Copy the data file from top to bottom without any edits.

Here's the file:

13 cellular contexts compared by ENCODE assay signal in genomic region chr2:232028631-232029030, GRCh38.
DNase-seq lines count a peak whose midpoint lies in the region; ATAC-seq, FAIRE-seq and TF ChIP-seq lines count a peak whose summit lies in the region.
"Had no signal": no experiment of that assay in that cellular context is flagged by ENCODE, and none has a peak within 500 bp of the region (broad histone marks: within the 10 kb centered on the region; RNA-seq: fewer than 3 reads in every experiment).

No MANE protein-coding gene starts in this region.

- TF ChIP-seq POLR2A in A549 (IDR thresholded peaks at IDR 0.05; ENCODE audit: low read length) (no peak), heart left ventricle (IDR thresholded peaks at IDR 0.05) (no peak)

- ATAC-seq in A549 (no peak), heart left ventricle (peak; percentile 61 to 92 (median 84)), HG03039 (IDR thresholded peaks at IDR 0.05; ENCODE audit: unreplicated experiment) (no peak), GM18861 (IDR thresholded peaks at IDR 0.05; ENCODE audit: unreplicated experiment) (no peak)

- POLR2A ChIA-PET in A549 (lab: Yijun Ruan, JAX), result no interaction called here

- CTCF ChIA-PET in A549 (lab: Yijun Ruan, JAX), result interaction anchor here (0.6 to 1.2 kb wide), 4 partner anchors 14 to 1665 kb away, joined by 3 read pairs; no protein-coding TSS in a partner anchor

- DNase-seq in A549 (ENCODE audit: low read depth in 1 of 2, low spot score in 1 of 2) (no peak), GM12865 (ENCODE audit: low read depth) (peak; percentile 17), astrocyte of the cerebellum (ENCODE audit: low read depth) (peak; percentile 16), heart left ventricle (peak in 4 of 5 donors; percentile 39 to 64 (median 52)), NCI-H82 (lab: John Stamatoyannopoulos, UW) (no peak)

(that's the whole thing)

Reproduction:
13 cellular contexts compared by ENCODE assay signal in genomic region chr2:232028631-232029030, GRCh38.
DNase-seq lines count a peak whose midpoint lies in the region; ATAC-seq, FAIRE-seq and TF ChIP-seq lines count a peak whose summit lies in the region.
"Had no signal": no experiment of that assay in that cellular context is flagged by ENCODE, and none has a peak within 500 bp of the region (broad histone marks: within the 10 kb centered on the region; RNA-seq: fewer than 3 reads in every experiment).

No MANE protein-coding gene starts in this region.

- TF ChIP-seq POLR2A in A549 (IDR thresholded peaks at IDR 0.05; ENCODE audit: low read length) (no peak), heart left ventricle (IDR thresholded peaks at IDR 0.05) (no peak)

- ATAC-seq in A549 (no peak), heart left ventricle (peak; percentile 61 to 92 (median 84)), HG03039 (IDR thresholded peaks at IDR 0.05; ENCODE audit: unreplicated experiment) (no peak), GM18861 (IDR thresholded peaks at IDR 0.05; ENCODE audit: unreplicated experiment) (no peak)

- POLR2A ChIA-PET in A549 (lab: Yijun Ruan, JAX), result no interaction called here

- CTCF ChIA-PET in A549 (lab: Yijun Ruan, JAX), result interaction anchor here (0.6 to 1.2 kb wide), 4 partner anchors 14 to 1665 kb away, joined by 3 read pairs; no protein-coding TSS in a partner anchor

- DNase-seq in A549 (ENCODE audit: low read depth in 1 of 2, low spot score in 1 of 2) (no peak), GM12865 (ENCODE audit: low read depth) (peak; percentile 17), astrocyte of the cerebellum (ENCODE audit: low read depth) (peak; percentile 16), heart left ventricle (peak in 4 of 5 donors; percentile 39 to 64 (median 52)), NCI-H82 (lab: John Stamatoyannopoulos, UW) (no peak)